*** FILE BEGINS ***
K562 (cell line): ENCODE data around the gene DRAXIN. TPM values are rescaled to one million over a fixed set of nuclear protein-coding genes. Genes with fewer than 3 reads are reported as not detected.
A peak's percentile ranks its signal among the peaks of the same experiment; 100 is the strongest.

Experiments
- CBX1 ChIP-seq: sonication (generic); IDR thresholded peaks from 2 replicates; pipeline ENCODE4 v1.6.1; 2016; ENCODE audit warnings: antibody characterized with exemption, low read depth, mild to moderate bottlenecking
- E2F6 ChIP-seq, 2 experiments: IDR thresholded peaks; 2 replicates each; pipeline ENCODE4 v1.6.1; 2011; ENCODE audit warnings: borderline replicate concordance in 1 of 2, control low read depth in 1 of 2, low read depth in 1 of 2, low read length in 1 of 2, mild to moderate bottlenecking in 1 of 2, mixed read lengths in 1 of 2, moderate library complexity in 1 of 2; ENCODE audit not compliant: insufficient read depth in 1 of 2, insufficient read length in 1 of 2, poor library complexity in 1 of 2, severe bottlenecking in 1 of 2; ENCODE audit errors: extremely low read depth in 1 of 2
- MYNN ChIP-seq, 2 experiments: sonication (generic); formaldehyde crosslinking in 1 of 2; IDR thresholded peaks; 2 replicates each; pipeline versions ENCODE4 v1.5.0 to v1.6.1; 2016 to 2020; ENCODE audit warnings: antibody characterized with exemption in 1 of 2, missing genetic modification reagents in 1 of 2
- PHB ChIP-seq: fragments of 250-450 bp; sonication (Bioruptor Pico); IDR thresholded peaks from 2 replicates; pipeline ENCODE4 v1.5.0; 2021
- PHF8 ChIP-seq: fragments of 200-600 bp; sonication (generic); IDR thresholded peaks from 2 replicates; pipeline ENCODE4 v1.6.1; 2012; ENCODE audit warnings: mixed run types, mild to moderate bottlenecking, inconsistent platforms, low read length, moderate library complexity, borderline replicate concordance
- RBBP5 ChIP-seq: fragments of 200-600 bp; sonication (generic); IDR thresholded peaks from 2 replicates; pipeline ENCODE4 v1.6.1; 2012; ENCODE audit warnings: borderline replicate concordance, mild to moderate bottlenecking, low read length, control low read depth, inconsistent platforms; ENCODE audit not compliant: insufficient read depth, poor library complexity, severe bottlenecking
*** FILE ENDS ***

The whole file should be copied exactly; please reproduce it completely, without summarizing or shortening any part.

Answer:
K562 (cell line): ENCODE data around the gene DRAXIN. TPM values are rescaled to one million over a fixed set of nuclear protein-coding genes. Genes with fewer than 3 reads are reported as not detected.
A peak's percentile ranks its signal among the peaks of the same experiment; 100 is the strongest.

Experiments
- CBX1 ChIP-seq: sonication (generic); IDR thresholded peaks from 2 replicates; pipeline ENCODE4 v1.6.1; 2016; ENCODE audit warnings: antibody characterized with exemption, low read depth, mild to moderate bottlenecking
- E2F6 ChIP-seq, 2 experiments: IDR thresholded peaks; 2 replicates each; pipeline ENCODE4 v1.6.1; 2011; ENCODE audit warnings: borderline replicate concordance in 1 of 2, control low read depth in 1 of 2, low read depth in 1 of 2, low read length in 1 of 2, mild to moderate bottlenecking in 1 of 2, mixed read lengths in 1 of 2, moderate library complexity in 1 of 2; ENCODE audit not compliant: insufficient read depth in 1 of 2, insufficient read length in 1 of 2, poor library complexity in 1 of 2, severe bottlenecking in 1 of 2; ENCODE audit errors: extremely low read depth in 1 of 2
- MYNN ChIP-seq, 2 experiments: sonication (generic); formaldehyde crosslinking in 1 of 2; IDR thresholded peaks; 2 replicates each; pipeline versions ENCODE4 v1.5.0 to v1.6.1; 2016 to 2020; ENCODE audit warnings: antibody characterized with exemption in 1 of 2, missing genetic modification reagents in 1 of 2
- PHB ChIP-seq: fragments of 250-450 bp; sonication (Bioruptor Pico); IDR thresholded peaks from 2 replicates; pipeline ENCODE4 v1.5.0; 2021
- PHF8 ChIP-seq: fragments of 200-600 bp; sonication (generic); IDR thresholded peaks from 2 replicates; pipeline ENCODE4 v1.6.1; 2012; ENCODE audit warnings: mixed run types, mild to moderate bottlenecking, inconsistent platforms, low read length, moderate library complexity, borderline replicate concordance
- RBBP5 ChIP-seq: fragments of 200-600 bp; sonication (generic); IDR thresholded peaks from 2 replicates; pipeline ENCODE4 v1.6.1; 2012; ENCODE audit warnings: borderline replicate concordance, mild to moderate bottlenecking, low read length, control low read depth, inconsistent platforms; ENCODE audit not compliant: insufficient read depth, poor library complexity, severe bottlenecking